Afghan and Taliban hold peace talks

Afghan and Taliban hold peace talks

The Afghan government and the Taliban are holding the first peace talks in the Gulf state of Qatar.

US Secretary of State Mike Pompeo described the talks as a really significant breakthrough. On the other hand, the head of the Afghan Peace Council has described it as an exceptional opportunity for peace.

For four consecutive decades, there have been conflicts in Afghanistan in which tens of thousands of civilians have been killed. The ongoing peace talks took place after the US and Taliban reached a security deal in February.

The talks are historic because for the first time the representatives of the Taliban and the Afghan government are holding direct talks. The militants had been refusing to meet the government, accusing them of being powerless and puppets of America.

The ongoing face-to-face meeting is now a great opportunity for both sides to politically reconcile and find a solution to the violence that has been observed for decades since the Soviet invasion in 1979.

The US found itself in conflict after the Taliban launched deadly Al-Qaeda attacks in New York. And American troops have been stationed in Afghanistan for about two decades.

Although the American troops managed to drive out the Taliban by airstrikes in 2001, 19 years of conflict are the longest in US history.

Nader Nadery, a senior Afghan negotiator, said the talks were very emotional and difficult, but very important. He added that everyone has lost loved ones and the land they love so much has been destroyed. And so it is so difficult to face and talk to people who have killed their relatives.

While everyone participating in the ongoing talks has recognized that this is challenging and difficult, as well as deep differences of opinion between the two sides during the talks, they also expect something positive to come of it.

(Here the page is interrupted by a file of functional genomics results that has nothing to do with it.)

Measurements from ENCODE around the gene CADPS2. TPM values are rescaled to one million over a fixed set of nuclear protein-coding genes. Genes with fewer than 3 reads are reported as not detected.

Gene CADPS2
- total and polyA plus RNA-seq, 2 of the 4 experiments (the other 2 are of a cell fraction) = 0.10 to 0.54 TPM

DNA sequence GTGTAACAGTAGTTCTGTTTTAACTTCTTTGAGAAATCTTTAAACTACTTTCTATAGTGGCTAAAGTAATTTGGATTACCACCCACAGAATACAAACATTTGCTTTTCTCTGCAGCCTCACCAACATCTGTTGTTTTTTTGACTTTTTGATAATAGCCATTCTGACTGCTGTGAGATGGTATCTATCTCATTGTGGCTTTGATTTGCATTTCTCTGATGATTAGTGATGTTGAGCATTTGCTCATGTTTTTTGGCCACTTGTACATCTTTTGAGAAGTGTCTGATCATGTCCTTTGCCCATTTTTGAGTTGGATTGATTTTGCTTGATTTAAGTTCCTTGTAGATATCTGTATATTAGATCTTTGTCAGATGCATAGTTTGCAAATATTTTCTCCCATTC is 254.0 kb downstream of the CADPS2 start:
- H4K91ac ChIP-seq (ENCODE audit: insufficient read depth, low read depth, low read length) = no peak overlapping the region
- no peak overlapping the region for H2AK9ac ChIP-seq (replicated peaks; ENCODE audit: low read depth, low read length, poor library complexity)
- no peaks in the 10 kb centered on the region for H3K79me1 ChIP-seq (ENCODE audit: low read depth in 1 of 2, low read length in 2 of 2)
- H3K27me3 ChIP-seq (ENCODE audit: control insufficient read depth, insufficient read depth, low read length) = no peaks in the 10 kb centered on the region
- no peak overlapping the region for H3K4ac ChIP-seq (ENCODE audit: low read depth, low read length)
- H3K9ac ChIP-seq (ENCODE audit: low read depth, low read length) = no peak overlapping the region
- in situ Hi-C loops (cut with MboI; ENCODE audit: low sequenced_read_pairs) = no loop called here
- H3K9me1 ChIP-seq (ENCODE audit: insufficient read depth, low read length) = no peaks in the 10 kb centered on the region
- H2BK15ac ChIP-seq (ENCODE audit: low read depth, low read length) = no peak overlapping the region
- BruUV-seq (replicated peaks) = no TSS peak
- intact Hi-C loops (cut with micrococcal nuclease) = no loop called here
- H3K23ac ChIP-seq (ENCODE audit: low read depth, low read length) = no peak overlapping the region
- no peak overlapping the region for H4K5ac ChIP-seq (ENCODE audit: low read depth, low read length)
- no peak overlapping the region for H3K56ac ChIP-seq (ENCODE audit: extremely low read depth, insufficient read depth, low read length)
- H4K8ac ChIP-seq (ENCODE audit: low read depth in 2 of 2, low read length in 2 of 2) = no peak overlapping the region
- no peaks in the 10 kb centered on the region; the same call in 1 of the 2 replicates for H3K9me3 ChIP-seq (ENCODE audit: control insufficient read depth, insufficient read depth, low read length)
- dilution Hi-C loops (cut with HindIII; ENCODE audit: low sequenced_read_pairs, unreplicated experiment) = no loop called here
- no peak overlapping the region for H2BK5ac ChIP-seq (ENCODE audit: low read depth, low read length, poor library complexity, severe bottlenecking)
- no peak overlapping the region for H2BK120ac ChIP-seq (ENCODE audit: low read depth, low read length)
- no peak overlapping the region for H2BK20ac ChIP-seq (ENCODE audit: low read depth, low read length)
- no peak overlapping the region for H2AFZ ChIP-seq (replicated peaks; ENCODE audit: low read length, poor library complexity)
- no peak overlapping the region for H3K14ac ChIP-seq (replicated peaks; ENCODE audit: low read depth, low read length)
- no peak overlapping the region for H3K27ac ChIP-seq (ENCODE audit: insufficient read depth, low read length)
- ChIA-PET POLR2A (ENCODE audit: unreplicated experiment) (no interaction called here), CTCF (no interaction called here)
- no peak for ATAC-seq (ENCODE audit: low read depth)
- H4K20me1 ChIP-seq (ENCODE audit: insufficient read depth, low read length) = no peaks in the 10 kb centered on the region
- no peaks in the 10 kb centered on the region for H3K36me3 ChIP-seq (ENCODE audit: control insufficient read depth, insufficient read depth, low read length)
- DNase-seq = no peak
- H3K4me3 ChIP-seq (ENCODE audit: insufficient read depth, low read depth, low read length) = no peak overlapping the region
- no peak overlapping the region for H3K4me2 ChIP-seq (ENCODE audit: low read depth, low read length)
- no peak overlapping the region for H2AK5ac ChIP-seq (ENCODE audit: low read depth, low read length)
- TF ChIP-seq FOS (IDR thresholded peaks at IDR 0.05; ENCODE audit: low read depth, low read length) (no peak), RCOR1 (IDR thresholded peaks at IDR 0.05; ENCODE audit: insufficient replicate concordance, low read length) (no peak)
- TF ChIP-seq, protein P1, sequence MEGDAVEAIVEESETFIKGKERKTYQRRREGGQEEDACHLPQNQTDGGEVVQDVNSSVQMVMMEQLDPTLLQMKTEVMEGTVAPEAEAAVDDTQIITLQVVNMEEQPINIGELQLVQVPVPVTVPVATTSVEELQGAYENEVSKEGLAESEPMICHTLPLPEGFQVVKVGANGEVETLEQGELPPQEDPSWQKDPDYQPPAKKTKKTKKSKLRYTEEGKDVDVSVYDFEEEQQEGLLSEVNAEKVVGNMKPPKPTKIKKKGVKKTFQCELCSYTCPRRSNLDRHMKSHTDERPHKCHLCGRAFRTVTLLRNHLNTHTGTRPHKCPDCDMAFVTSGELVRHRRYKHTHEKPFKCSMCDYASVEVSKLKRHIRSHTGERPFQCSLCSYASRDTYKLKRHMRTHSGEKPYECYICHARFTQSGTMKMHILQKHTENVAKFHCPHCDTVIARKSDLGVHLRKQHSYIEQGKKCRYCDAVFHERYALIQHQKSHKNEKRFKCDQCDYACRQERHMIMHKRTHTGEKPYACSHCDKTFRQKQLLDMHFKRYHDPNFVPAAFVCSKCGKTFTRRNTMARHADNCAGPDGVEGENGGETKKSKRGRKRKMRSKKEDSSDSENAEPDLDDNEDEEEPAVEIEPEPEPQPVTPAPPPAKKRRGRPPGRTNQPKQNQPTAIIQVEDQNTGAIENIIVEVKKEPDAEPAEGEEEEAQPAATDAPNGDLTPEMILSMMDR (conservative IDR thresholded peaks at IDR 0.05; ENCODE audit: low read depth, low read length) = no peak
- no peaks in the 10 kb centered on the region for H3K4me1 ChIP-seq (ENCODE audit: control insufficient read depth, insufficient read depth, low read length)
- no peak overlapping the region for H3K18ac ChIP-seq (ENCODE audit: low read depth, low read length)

Mr. Pompeo, in his opening speech, also acknowledged that the talks will bring many challenges, but added that it will benefit future generations and will also affect how much aid is sent in the years to come.

The head of the Afghan delegation, Mr. Abdullah, said it was not necessary for the two sides to reach 100% agreement in front of the panel, but it was hoped that they would agree to a ceasefire.

The first demand made by the Taliban through its leader, Mr. Mullah Baradar Akhund to Afghanistan, was called for the introduction of an Islamic system in which all tribes and races will live their lives in love and brotherhood.

The Taliban leader added that negotiations could face many challenges but should be continued with patience.

There were gender issues in the ongoing negotiations. The activist for women’s rights has pointed out that there is not a single woman represented on the Taliban’s negotiating team. It is therefore worrying for many that the lack of representation of women will mean a sacrifice for women’s rights in this process.

The talks also pose a challenge to the Taliban militia as they have to come up with a concrete political vision for Afghanistan. They could also show how they have changed in their choice since the 1990s.

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